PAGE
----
Kitten season: What you need to know and how you can help

Kitten at the Jacksonville Humane Society only a few days/weeks old. (The Jacksonville Humane Society)

JACKSONVILLE, Fla. – Three animal advocacy groups in Jacksonville are asking the community for help as the annual “kitten season” approaches. They’re sharing information about what you should do -- and what to avoid -- to best help out.

The Jacksonville Humane Society and the city’s Animal Care & Protective Service combined took in 5,352 kittens under the age of five months last year.

First Coast No More Homeless Pets is joining those agencies in asking for the community’s support to help save lives this year during “kitten season.”

Kitten season is the time of year when unfixed cats procreate and give birth to kittens.

As the weather warms, cats go into heat. According to Best Friends Animal Society, “In most places across America, animals mate and give birth in spring. This phenomenon can be attributed to a variety of factors, such as longer days, better weather and more access to food, which means higher survival rates for the offspring of many species. Unlike other animals, though, cats can keep on reproducing, having litter after litter right up until the weather turns cold again. In many regions, kitten season can last from spring until early winter.”

On top of the rescued kittens last year, JHS served an additional 726 kittens via its Kitten Krusaders program. Kitten Krusaders encourages community members who find kittens to foster and keep them out of the shelter by connecting finders with no-cost veterinary care.

Kitten at the Jacksonville Humane Society only a few days/weeks old. (The Jacksonville Humane Society)

JHS, ACPS and FCNMHP want you to save and share this information about what to do when you find a litter of kittens during kitten season.

They said it is often instinctual to jump right into “savior mode” and “rescue” the tiny cats. This notion has been given the moniker “kitnapping,” and all three agencies ask the public to NOT act on that instinct. Instead:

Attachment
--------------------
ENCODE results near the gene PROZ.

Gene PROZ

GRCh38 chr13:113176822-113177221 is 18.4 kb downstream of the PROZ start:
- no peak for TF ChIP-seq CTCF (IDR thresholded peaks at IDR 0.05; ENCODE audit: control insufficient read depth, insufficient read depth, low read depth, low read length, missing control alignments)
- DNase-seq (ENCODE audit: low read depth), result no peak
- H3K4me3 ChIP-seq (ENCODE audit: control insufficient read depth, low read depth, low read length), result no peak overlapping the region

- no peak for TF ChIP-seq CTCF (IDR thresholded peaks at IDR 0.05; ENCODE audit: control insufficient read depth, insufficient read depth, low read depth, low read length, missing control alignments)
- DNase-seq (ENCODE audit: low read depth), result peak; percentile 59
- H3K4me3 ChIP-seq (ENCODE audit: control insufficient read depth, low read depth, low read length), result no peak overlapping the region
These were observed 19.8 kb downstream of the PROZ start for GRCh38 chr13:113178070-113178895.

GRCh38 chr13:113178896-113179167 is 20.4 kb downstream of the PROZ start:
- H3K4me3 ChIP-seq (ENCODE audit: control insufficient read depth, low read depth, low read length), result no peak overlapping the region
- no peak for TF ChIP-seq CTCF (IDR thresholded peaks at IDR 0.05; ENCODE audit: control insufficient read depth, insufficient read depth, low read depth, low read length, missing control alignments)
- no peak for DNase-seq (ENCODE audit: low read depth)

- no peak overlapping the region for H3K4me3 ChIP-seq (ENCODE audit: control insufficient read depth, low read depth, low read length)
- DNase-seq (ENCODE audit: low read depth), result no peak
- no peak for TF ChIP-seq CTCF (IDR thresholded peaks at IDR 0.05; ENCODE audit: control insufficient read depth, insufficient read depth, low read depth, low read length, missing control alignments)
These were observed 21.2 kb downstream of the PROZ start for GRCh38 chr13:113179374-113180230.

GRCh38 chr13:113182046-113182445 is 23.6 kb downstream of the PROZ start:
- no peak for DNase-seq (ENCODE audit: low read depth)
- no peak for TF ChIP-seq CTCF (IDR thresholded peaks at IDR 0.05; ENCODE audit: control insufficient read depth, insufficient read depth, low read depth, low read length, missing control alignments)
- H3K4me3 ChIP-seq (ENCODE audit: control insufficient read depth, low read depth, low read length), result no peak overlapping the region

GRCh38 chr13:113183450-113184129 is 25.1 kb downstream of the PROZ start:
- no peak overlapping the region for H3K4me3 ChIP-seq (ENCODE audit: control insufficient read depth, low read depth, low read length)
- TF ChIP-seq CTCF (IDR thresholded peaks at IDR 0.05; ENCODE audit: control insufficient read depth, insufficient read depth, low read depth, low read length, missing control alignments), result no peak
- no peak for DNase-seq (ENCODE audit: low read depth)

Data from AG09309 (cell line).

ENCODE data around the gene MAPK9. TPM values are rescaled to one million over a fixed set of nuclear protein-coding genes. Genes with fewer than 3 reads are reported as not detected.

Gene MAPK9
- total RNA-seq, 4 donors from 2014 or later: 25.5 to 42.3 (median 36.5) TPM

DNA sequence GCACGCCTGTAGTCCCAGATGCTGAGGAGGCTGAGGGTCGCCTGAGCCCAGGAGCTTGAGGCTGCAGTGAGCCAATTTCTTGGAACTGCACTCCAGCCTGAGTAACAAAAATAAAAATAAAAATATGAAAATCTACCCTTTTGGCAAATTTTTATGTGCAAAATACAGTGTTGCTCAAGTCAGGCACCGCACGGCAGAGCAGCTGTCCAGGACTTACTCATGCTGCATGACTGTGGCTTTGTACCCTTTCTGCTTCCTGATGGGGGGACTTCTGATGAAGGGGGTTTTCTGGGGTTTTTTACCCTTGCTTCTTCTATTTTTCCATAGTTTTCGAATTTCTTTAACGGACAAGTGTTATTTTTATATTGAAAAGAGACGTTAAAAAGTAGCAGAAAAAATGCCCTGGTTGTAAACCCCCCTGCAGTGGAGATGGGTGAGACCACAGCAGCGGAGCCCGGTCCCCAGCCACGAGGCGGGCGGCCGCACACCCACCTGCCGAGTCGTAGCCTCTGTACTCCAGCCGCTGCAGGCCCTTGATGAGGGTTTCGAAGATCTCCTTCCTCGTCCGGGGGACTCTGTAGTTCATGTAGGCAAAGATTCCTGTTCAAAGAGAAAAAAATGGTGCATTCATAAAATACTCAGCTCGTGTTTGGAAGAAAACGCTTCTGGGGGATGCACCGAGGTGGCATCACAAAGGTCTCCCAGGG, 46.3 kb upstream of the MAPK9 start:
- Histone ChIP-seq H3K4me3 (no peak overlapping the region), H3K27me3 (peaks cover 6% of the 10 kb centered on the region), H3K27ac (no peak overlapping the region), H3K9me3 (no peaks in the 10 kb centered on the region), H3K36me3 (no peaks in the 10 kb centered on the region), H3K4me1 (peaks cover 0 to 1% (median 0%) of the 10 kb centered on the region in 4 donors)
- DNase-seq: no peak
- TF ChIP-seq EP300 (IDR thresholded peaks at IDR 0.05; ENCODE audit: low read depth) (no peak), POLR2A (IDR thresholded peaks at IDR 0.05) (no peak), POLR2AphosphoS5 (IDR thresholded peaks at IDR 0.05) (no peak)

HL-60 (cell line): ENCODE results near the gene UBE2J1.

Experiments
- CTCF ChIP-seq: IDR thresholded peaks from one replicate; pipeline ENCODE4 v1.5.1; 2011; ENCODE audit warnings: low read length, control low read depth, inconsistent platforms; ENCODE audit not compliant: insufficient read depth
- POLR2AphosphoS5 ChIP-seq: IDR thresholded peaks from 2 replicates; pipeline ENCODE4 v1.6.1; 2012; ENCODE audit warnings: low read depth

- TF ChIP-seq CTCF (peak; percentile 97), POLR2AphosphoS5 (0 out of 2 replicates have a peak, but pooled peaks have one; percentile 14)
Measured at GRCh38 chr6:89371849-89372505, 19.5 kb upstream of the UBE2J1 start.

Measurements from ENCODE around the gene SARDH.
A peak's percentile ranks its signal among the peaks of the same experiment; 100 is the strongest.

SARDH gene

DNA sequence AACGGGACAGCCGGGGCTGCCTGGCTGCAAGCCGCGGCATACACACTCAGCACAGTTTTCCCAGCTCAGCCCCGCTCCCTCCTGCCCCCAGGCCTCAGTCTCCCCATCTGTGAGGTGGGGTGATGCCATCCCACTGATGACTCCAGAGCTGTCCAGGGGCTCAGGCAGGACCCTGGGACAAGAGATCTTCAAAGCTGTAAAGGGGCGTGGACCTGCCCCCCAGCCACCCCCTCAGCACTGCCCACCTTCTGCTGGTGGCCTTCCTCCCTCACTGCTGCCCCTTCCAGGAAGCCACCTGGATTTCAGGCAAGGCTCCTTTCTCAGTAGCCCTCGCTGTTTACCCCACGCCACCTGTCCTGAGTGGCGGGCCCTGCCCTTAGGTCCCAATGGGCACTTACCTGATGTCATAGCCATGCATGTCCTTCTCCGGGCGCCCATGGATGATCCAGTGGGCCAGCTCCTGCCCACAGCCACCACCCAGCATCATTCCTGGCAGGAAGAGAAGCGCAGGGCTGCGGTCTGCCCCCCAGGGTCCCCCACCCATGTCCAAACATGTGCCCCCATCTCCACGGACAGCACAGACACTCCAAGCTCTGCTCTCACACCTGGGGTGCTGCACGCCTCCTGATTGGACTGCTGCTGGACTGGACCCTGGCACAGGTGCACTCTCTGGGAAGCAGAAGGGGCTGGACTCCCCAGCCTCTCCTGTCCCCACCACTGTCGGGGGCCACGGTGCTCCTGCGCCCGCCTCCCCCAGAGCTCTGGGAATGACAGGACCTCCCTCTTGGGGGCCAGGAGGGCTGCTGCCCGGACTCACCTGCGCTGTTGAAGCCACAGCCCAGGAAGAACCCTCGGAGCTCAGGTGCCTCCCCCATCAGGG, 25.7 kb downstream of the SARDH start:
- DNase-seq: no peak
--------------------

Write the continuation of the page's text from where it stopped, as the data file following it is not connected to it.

• Watch and wait: The mother cat is likely nearby. A kitten’s best chance at survival is to stay with its mother. It may take a few hours for her to return. (Check the age guide provided to determine the best option for the kittens.)
  • If mom returns: Provide support (food, water, shelter) as needed and when the kittens are 8 weeks old, get mom and kittens spayed/neutered and find them homes.
  • If mom does not return: A home is a better option than the shelter. JHS can provide coaching on care instructions and help support your efforts to find the kittens new homes once they are ready.
  • If kittens are experiencing a true medical emergency, such a struggling to breathe, open wounds, or visible ribs/spine, ACPS can be reached via 904-630-2489, or the MyJax app.

Kitnapping is not the best option for kittens, mother cats, or shelters, the agencies urged.

Underage kittens are the most fragile population in shelters and require extra time, labor and resources that are not always available. When underage kittens arrive at the shelter, they most often have to go into a foster home the very same day, putting an extra strain on staff and volunteers.

Also, when no one looks for the mother cat, she is left alone to continue reproducing in the community.

Kitten at the Jacksonville Humane Society only a few days/weeks old. (The Jacksonville Humane Society)

“If we can share the ‘Don’t Kitnap Kittens’ message throughout our community, we can collectively do what is best for these little ones and keep them with their mother cat,” said Denise Deisler, JHS CEO. “Together, we can conquer kitten season in Jacksonville!”

Community members who want to help with the “Don’t Kitnap” initiative can share this messaging on social media, sign-up at JHS or ACPS to foster kittens in their home, and/or donate items via the kitten wish lists on shelter websites. Volunteers are also needed for all three organizations.

Community members can also contribute by participating in Trap-Neuter-Vaccinate-Return programs offered at First Coast No More Homeless pets, which provide free and low-cost spay or neuter surgeries for outdoor community cats.

This year’s “Don’t Kitnap” campaign is generously sponsored by Jaguar Moving.

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About the Author:

A Jacksonville native and proud University of North Florida alum, Francine Frazier has been with News4Jax since 2014 after spending nine years at The Florida Times-Union.